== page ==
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Lean On Your People

I went to a candlelight vigil for sexual assault survivors tonight in Centennial Park in Nashville, TN. Standing there in the open, in a public park at dusk, at least a hundred survivors and allies stood in an enormous circle and told their stories, full-throated and unashamed. It was shocking and horrifying to hear what they have been through, but it was also one of the safest places I've been in a very long time. Every person there held the space, and everyone was believed.

This is what we have come to in this country. We have arrived at a place where victims are required to re-live their trauma in public in order to defend themselves against a future where their fate—and the laws governing their bodies—would be determined by at least two men who have been accused of sexual violence. And the representatives elected to protect them simply don't care.

I left the vigil and made my way back to my car in the pitch black night. I didn't notice how dark it was until I couldn't see the path anymore and found myself alone in the park. I fumbled for my phone but gave up in favor of blindness. It was fine. I made it to the car just fine, but I could feel that familiar guard come up, the one I've known since I was a young woman when I found myself alone in the dark. A target just for being a woman, alone.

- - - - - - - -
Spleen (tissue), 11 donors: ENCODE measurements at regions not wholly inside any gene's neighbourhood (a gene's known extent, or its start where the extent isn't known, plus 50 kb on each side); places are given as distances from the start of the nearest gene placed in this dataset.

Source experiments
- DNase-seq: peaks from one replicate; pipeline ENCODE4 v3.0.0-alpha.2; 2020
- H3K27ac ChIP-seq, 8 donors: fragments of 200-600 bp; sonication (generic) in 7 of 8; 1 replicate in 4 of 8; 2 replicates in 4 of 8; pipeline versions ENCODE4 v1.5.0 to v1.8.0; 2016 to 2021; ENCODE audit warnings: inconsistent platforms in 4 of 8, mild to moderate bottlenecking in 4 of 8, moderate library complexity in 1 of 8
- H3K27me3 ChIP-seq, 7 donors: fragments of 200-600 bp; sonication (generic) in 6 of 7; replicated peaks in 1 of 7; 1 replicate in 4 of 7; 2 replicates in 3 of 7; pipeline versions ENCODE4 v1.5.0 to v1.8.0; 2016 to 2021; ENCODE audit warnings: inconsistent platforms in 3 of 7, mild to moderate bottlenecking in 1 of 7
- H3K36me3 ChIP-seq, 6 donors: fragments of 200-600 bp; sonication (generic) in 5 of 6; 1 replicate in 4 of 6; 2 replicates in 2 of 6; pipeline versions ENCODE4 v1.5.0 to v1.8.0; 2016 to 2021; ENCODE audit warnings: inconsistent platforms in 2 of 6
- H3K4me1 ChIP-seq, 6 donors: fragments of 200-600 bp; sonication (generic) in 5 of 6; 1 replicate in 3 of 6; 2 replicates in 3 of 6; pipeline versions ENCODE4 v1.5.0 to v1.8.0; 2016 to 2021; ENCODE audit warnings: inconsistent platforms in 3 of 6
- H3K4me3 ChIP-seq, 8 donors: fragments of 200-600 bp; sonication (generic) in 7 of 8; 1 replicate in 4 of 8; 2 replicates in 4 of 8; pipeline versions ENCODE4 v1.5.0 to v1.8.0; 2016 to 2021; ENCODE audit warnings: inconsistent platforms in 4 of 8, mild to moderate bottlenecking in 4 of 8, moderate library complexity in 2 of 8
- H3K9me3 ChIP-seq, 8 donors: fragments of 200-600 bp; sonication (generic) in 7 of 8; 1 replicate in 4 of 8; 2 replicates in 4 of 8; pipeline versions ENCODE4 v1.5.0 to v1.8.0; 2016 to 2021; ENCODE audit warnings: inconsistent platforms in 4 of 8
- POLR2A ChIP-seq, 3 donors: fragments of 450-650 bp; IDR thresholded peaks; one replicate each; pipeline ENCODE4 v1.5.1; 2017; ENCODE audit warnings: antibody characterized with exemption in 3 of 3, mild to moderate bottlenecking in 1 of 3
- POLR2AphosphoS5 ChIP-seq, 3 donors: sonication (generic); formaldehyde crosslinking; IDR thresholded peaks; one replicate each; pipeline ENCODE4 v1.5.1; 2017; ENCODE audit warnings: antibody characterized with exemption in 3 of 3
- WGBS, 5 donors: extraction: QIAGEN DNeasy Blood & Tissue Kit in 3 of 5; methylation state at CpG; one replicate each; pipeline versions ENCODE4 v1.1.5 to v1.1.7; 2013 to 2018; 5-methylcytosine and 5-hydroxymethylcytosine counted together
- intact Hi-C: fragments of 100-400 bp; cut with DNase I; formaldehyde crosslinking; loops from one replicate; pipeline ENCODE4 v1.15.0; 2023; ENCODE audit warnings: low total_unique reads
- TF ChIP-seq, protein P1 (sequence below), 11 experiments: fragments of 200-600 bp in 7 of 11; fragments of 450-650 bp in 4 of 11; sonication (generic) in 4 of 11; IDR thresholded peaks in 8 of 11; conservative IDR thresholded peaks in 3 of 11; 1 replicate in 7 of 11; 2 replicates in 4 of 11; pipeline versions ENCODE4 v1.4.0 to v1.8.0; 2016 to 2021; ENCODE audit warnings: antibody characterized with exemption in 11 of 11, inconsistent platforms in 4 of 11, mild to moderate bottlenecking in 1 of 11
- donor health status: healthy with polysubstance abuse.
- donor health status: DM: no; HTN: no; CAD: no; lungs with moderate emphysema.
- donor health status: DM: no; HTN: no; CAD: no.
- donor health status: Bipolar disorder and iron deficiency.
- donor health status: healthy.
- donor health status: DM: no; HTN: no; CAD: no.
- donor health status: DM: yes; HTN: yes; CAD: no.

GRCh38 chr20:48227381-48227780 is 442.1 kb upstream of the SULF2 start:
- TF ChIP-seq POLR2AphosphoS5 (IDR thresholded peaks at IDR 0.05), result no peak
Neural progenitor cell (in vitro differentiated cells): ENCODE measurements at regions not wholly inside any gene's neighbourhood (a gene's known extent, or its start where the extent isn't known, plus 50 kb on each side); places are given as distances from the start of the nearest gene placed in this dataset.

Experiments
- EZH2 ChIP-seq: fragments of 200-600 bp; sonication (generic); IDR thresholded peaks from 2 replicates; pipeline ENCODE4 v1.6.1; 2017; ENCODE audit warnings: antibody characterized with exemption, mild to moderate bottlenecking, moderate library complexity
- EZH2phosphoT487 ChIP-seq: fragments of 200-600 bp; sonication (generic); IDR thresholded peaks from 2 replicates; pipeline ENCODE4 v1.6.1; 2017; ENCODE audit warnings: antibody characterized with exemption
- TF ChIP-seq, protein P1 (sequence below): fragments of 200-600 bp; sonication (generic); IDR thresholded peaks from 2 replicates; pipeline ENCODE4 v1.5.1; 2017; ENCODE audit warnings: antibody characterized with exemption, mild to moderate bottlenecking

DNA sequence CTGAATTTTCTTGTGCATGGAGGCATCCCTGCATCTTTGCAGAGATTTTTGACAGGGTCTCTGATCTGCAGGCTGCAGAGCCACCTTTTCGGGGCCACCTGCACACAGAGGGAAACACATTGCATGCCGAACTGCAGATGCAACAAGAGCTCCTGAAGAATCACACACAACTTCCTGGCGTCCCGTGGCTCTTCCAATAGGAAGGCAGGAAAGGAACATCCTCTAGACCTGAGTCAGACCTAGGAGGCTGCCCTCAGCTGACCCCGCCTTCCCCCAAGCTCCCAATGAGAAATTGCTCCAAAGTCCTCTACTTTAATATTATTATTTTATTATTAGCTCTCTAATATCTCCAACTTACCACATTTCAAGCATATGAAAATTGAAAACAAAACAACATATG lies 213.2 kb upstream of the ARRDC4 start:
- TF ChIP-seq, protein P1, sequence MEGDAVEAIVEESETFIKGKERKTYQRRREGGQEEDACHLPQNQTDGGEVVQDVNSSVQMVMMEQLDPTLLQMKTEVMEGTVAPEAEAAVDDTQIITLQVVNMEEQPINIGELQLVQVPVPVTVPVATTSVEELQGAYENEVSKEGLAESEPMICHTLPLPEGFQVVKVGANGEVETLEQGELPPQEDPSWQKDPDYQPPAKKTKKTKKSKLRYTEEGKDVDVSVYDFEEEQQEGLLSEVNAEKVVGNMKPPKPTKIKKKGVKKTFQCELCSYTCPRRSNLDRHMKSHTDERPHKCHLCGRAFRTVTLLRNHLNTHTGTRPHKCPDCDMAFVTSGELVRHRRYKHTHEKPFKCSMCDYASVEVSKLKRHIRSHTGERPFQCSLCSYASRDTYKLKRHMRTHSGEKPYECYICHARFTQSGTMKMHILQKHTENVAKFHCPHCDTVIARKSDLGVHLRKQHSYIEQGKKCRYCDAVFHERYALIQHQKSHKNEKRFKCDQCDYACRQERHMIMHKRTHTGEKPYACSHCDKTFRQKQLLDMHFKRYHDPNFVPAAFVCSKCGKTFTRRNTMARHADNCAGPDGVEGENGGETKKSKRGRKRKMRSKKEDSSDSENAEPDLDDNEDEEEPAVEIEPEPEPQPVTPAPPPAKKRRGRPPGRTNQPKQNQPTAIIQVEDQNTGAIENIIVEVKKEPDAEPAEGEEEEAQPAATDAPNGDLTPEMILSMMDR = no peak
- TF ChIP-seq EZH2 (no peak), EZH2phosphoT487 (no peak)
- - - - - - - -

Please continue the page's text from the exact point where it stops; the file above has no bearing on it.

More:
I got in the car and turned on NPR. RadioLab was airing the full audio of Sandra Bland's arrest before she was incarcerated for not using her turn signal. She was found dead in a prison cell four days later. The story was about her mother and the other Mothers of the Movement who have lost their children to police violence. It was about the way this community of women sweeps in and scoops up each new mother who has the misfortune of joining their involuntary club. In the end, the story was about their laughter and communion—about coming together to heal but never to relent.

These last few weeks have been hard. Brutal. "Overwhelming" is an understatement. I don't really have any answers. I know this post is a bit disjointed, but I feel disjointed—so I guess that's okay. But what I learned tonight is that even in the most raw and disturbing circumstances, if you are with your people, you are safe. And that is the most important thing we've got right now. Each other. The more we reach out and show up, the larger that community grows and the more diverse it gets. There were quite a lot of men at the vigil tonight too. I was heartened to see how many. And people of all races and ages, united.

Lean on your people. Find your safe spaces and crawl into them whenever you need to. This community is huge. There are millions of us holding space. Don't lose hope. Don't sacrifice your ability to connect and to celebrate. We have each other, and that is a lot.

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